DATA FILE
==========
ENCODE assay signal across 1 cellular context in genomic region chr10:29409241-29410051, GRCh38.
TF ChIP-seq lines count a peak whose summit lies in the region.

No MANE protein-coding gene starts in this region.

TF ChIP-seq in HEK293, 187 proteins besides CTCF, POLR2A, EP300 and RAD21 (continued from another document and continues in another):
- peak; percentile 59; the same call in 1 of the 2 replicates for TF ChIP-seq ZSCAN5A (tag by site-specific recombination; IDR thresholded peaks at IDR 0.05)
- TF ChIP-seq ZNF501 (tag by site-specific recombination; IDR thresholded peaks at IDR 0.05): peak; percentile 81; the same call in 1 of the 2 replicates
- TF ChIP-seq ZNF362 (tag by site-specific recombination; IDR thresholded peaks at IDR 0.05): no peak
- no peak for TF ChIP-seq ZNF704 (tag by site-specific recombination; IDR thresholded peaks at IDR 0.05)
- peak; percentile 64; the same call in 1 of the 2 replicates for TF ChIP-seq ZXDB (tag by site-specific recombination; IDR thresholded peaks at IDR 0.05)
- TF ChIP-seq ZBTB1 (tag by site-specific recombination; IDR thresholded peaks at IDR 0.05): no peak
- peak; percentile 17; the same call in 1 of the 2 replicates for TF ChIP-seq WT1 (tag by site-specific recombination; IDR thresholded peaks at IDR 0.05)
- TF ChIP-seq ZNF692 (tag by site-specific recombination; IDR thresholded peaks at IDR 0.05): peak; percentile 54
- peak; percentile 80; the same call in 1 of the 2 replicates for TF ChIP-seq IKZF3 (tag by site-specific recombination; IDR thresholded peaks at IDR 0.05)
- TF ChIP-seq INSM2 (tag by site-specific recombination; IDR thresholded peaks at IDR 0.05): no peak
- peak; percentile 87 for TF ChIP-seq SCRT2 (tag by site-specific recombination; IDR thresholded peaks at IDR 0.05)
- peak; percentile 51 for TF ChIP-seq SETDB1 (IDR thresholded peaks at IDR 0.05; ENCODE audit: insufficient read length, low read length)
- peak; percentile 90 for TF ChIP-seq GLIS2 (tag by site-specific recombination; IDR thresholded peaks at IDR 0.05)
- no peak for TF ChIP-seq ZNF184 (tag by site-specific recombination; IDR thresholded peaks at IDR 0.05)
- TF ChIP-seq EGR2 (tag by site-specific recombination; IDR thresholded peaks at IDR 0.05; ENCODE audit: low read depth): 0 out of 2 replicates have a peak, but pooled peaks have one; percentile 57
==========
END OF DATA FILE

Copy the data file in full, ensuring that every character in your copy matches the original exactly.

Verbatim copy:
ENCODE assay signal across 1 cellular context in genomic region chr10:29409241-29410051, GRCh38.
TF ChIP-seq lines count a peak whose summit lies in the region.

No MANE protein-coding gene starts in this region.

TF ChIP-seq in HEK293, 187 proteins besides CTCF, POLR2A, EP300 and RAD21 (continued from another document and continues in another):
- peak; percentile 59; the same call in 1 of the 2 replicates for TF ChIP-seq ZSCAN5A (tag by site-specific recombination; IDR thresholded peaks at IDR 0.05)
- TF ChIP-seq ZNF501 (tag by site-specific recombination; IDR thresholded peaks at IDR 0.05): peak; percentile 81; the same call in 1 of the 2 replicates
- TF ChIP-seq ZNF362 (tag by site-specific recombination; IDR thresholded peaks at IDR 0.05): no peak
- no peak for TF ChIP-seq ZNF704 (tag by site-specific recombination; IDR thresholded peaks at IDR 0.05)
- peak; percentile 64; the same call in 1 of the 2 replicates for TF ChIP-seq ZXDB (tag by site-specific recombination; IDR thresholded peaks at IDR 0.05)
- TF ChIP-seq ZBTB1 (tag by site-specific recombination; IDR thresholded peaks at IDR 0.05): no peak
- peak; percentile 17; the same call in 1 of the 2 replicates for TF ChIP-seq WT1 (tag by site-specific recombination; IDR thresholded peaks at IDR 0.05)
- TF ChIP-seq ZNF692 (tag by site-specific recombination; IDR thresholded peaks at IDR 0.05): peak; percentile 54
- peak; percentile 80; the same call in 1 of the 2 replicates for TF ChIP-seq IKZF3 (tag by site-specific recombination; IDR thresholded peaks at IDR 0.05)
- TF ChIP-seq INSM2 (tag by site-specific recombination; IDR thresholded peaks at IDR 0.05): no peak
- peak; percentile 87 for TF ChIP-seq SCRT2 (tag by site-specific recombination; IDR thresholded peaks at IDR 0.05)
- peak; percentile 51 for TF ChIP-seq SETDB1 (IDR thresholded peaks at IDR 0.05; ENCODE audit: insufficient read length, low read length)
- peak; percentile 90 for TF ChIP-seq GLIS2 (tag by site-specific recombination; IDR thresholded peaks at IDR 0.05)
- no peak for TF ChIP-seq ZNF184 (tag by site-specific recombination; IDR thresholded peaks at IDR 0.05)
- TF ChIP-seq EGR2 (tag by site-specific recombination; IDR thresholded peaks at IDR 0.05; ENCODE audit: low read depth): 0 out of 2 replicates have a peak, but pooled peaks have one; percentile 57